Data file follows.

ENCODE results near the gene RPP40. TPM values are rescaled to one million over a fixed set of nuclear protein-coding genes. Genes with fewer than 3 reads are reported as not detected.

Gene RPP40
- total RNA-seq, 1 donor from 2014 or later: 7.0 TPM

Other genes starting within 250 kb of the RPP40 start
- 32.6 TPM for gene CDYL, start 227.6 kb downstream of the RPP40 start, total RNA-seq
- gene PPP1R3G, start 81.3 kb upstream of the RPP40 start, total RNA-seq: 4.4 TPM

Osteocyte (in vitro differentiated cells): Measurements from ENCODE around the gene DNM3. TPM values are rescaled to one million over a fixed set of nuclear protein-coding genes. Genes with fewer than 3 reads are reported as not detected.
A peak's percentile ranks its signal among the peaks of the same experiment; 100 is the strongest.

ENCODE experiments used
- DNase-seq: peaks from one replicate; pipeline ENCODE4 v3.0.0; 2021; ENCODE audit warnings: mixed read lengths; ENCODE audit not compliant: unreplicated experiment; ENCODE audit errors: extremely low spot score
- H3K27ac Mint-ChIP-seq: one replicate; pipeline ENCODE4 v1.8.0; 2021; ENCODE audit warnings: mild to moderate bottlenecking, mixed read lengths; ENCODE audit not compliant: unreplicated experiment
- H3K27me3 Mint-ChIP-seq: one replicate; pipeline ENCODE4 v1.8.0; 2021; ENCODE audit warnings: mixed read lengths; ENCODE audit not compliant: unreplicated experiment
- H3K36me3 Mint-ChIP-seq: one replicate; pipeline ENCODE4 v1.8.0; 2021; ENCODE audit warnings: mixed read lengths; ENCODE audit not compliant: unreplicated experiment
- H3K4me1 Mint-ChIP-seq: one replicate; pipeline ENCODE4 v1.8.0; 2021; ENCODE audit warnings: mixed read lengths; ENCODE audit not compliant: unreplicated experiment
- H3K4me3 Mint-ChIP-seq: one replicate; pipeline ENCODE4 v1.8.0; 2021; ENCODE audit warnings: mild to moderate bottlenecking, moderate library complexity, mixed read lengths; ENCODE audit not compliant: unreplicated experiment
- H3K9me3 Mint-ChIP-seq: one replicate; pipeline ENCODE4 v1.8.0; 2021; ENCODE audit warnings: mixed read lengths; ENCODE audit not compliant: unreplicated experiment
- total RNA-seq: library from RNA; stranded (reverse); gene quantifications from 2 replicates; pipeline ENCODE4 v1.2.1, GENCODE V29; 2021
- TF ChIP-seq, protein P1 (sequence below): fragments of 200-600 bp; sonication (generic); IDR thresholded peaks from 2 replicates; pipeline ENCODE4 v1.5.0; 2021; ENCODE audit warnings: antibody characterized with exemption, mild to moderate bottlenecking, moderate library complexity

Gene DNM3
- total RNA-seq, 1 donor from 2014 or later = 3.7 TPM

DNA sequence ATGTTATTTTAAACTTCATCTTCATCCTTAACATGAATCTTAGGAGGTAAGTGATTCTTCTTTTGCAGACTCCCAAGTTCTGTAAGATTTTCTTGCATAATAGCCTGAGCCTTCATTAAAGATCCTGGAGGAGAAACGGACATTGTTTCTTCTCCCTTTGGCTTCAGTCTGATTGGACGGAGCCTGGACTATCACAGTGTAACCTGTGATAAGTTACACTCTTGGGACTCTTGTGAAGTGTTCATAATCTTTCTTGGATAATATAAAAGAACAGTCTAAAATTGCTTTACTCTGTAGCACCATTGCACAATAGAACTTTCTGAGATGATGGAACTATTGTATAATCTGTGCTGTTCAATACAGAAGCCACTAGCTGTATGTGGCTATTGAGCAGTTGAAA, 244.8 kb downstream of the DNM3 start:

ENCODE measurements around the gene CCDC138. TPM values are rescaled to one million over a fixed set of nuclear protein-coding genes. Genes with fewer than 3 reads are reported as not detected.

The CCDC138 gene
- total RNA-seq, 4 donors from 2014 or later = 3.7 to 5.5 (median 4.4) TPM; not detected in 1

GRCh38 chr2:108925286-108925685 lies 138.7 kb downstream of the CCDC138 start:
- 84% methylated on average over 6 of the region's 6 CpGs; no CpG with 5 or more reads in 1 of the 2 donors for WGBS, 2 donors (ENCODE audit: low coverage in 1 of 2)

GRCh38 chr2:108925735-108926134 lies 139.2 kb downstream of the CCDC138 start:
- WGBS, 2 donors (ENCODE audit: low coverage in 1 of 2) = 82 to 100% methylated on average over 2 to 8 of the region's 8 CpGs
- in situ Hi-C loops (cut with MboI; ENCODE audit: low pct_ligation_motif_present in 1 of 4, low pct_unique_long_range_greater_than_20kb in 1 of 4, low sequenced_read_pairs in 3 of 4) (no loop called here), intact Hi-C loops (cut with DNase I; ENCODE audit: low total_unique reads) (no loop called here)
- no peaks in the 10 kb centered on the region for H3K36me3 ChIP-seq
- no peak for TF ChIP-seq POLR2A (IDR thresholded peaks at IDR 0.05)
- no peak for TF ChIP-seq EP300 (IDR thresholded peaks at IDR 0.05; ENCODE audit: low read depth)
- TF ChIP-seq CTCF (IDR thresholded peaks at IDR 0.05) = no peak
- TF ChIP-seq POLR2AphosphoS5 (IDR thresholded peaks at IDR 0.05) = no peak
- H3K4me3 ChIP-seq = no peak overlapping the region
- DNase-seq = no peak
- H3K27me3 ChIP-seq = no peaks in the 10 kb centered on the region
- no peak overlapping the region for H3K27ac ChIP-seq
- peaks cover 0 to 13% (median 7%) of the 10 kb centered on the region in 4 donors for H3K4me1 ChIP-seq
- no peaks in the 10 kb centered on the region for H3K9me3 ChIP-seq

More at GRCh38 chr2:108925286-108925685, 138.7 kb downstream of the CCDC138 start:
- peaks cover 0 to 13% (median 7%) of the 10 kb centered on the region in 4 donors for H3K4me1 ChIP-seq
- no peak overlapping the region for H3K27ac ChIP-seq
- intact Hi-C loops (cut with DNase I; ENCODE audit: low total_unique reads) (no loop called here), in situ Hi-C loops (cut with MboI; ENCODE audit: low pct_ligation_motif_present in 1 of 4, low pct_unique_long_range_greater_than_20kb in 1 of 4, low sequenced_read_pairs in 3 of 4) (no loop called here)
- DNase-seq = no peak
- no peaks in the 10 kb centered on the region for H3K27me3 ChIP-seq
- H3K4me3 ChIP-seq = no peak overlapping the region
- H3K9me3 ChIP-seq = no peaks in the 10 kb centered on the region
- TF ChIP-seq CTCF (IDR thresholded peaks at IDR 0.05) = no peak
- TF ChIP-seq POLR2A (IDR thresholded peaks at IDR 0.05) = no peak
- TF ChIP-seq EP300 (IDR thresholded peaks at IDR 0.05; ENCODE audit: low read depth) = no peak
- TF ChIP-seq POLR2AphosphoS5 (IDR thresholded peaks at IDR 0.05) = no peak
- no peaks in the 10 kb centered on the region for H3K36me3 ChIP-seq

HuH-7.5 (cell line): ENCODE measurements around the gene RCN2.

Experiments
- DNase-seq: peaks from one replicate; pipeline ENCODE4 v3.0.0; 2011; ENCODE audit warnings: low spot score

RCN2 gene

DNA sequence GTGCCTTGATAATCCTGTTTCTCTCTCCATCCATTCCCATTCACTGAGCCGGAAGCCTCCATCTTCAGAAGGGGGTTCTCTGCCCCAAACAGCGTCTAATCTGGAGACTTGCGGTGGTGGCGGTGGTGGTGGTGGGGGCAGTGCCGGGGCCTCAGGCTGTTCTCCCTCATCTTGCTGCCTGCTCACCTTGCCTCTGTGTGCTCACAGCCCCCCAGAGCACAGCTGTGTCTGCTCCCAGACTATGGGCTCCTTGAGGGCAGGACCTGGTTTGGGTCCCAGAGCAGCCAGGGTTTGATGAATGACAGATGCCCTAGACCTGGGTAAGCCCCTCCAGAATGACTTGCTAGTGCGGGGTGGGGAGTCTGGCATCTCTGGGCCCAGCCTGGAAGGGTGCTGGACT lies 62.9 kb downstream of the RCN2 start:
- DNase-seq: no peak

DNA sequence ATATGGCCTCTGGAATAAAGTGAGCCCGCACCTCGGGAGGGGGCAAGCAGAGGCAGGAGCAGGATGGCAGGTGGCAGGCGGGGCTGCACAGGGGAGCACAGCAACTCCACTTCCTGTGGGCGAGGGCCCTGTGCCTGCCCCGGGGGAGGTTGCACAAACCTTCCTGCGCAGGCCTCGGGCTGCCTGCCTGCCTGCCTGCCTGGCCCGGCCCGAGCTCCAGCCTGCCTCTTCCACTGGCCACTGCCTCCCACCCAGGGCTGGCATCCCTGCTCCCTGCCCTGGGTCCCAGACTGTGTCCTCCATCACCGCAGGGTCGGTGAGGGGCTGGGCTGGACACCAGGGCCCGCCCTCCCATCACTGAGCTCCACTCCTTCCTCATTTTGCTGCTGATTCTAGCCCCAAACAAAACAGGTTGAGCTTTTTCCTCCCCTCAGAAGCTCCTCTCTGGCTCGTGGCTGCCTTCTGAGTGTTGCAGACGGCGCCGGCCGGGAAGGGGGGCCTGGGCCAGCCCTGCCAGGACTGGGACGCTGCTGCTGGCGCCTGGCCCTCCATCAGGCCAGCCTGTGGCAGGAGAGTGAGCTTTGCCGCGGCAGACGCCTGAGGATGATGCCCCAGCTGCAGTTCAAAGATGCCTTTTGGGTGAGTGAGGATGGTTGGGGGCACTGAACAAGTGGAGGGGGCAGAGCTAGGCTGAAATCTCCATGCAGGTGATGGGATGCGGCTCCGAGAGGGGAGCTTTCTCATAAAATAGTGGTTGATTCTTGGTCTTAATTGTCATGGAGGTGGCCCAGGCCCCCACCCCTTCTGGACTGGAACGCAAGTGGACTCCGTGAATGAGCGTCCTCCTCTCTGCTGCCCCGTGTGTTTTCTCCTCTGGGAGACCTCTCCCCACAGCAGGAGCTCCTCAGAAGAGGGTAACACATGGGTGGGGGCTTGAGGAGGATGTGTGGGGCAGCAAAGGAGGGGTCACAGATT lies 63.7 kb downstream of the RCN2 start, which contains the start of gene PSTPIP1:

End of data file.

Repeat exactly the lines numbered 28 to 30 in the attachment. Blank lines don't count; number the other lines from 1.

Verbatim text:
- WGBS, 2 donors (ENCODE audit: low coverage in 1 of 2) = 82 to 100% methylated on average over 2 to 8 of the region's 8 CpGs
- in situ Hi-C loops (cut with MboI; ENCODE audit: low pct_ligation_motif_present in 1 of 4, low pct_unique_long_range_greater_than_20kb in 1 of 4, low sequenced_read_pairs in 3 of 4) (no loop called here), intact Hi-C loops (cut with DNase I; ENCODE audit: low total_unique reads) (no loop called here)
- no peaks in the 10 kb centered on the region for H3K36me3 ChIP-seq